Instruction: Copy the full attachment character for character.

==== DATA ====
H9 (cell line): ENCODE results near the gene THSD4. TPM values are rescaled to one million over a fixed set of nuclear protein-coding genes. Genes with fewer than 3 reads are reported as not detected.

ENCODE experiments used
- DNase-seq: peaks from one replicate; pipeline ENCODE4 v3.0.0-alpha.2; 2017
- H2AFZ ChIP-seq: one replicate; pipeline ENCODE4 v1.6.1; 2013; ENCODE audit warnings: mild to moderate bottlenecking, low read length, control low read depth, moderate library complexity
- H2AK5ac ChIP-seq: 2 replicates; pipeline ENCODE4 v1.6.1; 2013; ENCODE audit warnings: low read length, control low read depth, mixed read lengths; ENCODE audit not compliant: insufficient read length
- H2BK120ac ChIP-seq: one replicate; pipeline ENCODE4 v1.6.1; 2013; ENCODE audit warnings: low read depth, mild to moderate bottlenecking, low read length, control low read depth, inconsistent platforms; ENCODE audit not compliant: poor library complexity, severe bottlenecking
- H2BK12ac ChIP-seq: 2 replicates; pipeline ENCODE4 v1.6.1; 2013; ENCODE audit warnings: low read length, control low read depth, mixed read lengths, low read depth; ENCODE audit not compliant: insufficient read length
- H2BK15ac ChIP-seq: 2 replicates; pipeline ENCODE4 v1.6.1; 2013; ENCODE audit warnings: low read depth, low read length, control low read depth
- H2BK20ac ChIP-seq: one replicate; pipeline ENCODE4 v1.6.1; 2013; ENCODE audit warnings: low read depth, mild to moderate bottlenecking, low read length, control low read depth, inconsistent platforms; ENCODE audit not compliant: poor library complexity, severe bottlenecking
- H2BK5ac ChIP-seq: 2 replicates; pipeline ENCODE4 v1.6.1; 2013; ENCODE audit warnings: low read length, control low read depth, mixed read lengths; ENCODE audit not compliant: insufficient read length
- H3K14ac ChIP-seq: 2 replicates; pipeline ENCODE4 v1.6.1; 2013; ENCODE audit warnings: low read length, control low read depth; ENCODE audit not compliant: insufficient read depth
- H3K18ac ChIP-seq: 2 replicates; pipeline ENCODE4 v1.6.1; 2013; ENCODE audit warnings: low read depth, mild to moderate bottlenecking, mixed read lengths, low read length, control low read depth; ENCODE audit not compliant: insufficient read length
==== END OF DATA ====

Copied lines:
H9 (cell line): ENCODE results near the gene THSD4. TPM values are rescaled to one million over a fixed set of nuclear protein-coding genes. Genes with fewer than 3 reads are reported as not detected.

ENCODE experiments used
- DNase-seq: peaks from one replicate; pipeline ENCODE4 v3.0.0-alpha.2; 2017
- H2AFZ ChIP-seq: one replicate; pipeline ENCODE4 v1.6.1; 2013; ENCODE audit warnings: mild to moderate bottlenecking, low read length, control low read depth, moderate library complexity
- H2AK5ac ChIP-seq: 2 replicates; pipeline ENCODE4 v1.6.1; 2013; ENCODE audit warnings: low read length, control low read depth, mixed read lengths; ENCODE audit not compliant: insufficient read length
- H2BK120ac ChIP-seq: one replicate; pipeline ENCODE4 v1.6.1; 2013; ENCODE audit warnings: low read depth, mild to moderate bottlenecking, low read length, control low read depth, inconsistent platforms; ENCODE audit not compliant: poor library complexity, severe bottlenecking
- H2BK12ac ChIP-seq: 2 replicates; pipeline ENCODE4 v1.6.1; 2013; ENCODE audit warnings: low read length, control low read depth, mixed read lengths, low read depth; ENCODE audit not compliant: insufficient read length
- H2BK15ac ChIP-seq: 2 replicates; pipeline ENCODE4 v1.6.1; 2013; ENCODE audit warnings: low read depth, low read length, control low read depth
- H2BK20ac ChIP-seq: one replicate; pipeline ENCODE4 v1.6.1; 2013; ENCODE audit warnings: low read depth, mild to moderate bottlenecking, low read length, control low read depth, inconsistent platforms; ENCODE audit not compliant: poor library complexity, severe bottlenecking
- H2BK5ac ChIP-seq: 2 replicates; pipeline ENCODE4 v1.6.1; 2013; ENCODE audit warnings: low read length, control low read depth, mixed read lengths; ENCODE audit not compliant: insufficient read length
- H3K14ac ChIP-seq: 2 replicates; pipeline ENCODE4 v1.6.1; 2013; ENCODE audit warnings: low read length, control low read depth; ENCODE audit not compliant: insufficient read depth
- H3K18ac ChIP-seq: 2 replicates; pipeline ENCODE4 v1.6.1; 2013; ENCODE audit warnings: low read depth, mild to moderate bottlenecking, mixed read lengths, low read length, control low read depth; ENCODE audit not compliant: insufficient read length